A shadow cabinet is a term which applies in some parliamentary democracies based on the UK parliamentary tradition. It is a group of politicians who hold a political position in their party, but whose party is not in government (that is, an opposition party). A member of the shadow cabinet is a shadow minister. The leader of a shadow cabinet is called the Leader of the Opposition. The term is of United Kingdom origin, and is used by some members of the Commonwealth. Some elements are found in other democratic systems of government.
Each minister of a Cabinet has a corresponding shadow minister. The shadow minister may provide alternative policies to the minister in the government. The two of them may debate on issues relating to their area of jurisdiction. For example, the British "Shadow Secretary of State for Health" often replies to the Secretary of State for Health.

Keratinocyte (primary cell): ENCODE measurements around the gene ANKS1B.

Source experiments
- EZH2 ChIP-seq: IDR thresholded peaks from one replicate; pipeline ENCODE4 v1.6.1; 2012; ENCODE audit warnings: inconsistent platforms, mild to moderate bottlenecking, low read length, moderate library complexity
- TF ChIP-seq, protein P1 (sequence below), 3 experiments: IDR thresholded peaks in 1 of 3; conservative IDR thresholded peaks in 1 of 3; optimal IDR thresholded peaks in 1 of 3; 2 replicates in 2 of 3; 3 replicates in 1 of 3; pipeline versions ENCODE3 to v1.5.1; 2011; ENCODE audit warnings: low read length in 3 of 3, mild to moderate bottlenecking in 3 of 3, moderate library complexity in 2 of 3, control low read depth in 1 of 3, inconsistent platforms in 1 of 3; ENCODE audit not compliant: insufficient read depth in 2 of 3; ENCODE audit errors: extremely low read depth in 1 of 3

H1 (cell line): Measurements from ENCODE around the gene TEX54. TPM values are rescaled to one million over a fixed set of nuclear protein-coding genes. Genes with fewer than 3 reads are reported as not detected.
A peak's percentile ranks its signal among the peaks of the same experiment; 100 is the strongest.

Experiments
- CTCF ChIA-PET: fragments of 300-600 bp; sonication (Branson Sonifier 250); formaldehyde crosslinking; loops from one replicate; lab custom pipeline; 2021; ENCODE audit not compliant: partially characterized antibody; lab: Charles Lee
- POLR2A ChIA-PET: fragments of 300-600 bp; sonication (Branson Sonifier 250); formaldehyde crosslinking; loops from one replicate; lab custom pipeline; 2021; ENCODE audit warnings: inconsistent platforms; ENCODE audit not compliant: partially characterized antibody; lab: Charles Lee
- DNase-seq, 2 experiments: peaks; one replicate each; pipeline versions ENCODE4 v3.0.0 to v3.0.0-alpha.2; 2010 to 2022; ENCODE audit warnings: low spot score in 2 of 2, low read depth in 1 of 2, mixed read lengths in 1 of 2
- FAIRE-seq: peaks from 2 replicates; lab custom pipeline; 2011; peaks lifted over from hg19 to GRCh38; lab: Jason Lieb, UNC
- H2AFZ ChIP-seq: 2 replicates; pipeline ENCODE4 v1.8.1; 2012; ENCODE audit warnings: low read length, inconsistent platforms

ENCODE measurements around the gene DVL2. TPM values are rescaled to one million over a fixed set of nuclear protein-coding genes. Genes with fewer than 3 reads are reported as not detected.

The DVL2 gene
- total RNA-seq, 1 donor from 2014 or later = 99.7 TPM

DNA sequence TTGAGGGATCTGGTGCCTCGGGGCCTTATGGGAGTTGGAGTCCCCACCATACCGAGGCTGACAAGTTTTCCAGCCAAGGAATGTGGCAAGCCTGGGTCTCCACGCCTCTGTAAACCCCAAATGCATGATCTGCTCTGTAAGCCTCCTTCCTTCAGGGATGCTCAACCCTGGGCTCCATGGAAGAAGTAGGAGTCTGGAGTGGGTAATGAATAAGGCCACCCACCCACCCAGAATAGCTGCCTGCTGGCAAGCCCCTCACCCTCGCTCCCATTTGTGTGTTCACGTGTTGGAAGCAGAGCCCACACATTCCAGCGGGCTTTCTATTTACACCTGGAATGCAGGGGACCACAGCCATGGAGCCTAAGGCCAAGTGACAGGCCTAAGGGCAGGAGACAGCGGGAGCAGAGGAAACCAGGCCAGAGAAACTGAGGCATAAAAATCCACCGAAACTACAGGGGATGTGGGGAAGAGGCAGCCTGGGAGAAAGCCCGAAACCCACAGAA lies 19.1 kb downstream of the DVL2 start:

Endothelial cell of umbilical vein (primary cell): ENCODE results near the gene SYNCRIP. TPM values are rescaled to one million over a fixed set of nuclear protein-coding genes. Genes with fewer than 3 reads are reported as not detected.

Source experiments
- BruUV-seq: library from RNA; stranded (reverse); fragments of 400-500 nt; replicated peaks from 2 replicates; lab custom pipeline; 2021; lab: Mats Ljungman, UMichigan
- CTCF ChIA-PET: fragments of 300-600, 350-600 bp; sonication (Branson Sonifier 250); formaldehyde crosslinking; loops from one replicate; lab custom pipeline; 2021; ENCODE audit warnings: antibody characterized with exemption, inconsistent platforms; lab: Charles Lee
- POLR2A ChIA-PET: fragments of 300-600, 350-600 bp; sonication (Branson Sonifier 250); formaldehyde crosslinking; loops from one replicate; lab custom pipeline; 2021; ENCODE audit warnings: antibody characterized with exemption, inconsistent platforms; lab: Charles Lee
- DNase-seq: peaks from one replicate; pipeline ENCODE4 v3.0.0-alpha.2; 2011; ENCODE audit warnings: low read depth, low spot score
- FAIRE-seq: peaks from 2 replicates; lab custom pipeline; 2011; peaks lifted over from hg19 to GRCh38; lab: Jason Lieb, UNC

The current UK Shadow Cabinet is made up of members of the Labour Party. The term refers only to the party in opposition which has the most seats of the opposition parties.
References[change | change source]
- ↑ "Shadow Cabinet: Glossary". UK Parliament. Retrieved 22 September 2012.
- ↑ Mary Durkin; Oonagh Gay (21 June 2006). "Her Majesty's Opposition, SN/PC/3910" (PDF). Commons Standard Notes. Library of the House of Commons, UK Parliament. Retrieved 22 September 2012.
This note outlines the rights and privileges of Her Majesty's Loyal Opposition, or the Official Opposition, as the party with the second largest number of seats within the House of Commons is known.